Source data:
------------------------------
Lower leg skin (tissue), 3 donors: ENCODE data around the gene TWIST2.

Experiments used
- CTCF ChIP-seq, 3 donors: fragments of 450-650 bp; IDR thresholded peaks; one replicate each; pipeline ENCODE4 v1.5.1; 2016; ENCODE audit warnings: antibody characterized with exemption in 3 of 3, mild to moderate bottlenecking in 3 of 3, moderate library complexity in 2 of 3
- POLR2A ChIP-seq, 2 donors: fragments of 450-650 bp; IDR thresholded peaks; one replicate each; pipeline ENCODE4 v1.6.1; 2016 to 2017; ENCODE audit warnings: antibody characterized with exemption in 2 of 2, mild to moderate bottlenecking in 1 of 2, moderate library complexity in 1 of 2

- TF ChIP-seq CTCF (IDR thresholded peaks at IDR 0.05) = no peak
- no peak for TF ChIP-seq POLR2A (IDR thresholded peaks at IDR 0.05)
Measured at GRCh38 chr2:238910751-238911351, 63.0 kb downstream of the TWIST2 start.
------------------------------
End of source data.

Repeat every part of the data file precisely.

Lower leg skin (tissue), 3 donors: ENCODE data around the gene TWIST2.

Experiments used
- CTCF ChIP-seq, 3 donors: fragments of 450-650 bp; IDR thresholded peaks; one replicate each; pipeline ENCODE4 v1.5.1; 2016; ENCODE audit warnings: antibody characterized with exemption in 3 of 3, mild to moderate bottlenecking in 3 of 3, moderate library complexity in 2 of 3
- POLR2A ChIP-seq, 2 donors: fragments of 450-650 bp; IDR thresholded peaks; one replicate each; pipeline ENCODE4 v1.6.1; 2016 to 2017; ENCODE audit warnings: antibody characterized with exemption in 2 of 2, mild to moderate bottlenecking in 1 of 2, moderate library complexity in 1 of 2

- TF ChIP-seq CTCF (IDR thresholded peaks at IDR 0.05) = no peak
- no peak for TF ChIP-seq POLR2A (IDR thresholded peaks at IDR 0.05)
Measured at GRCh38 chr2:238910751-238911351, 63.0 kb downstream of the TWIST2 start.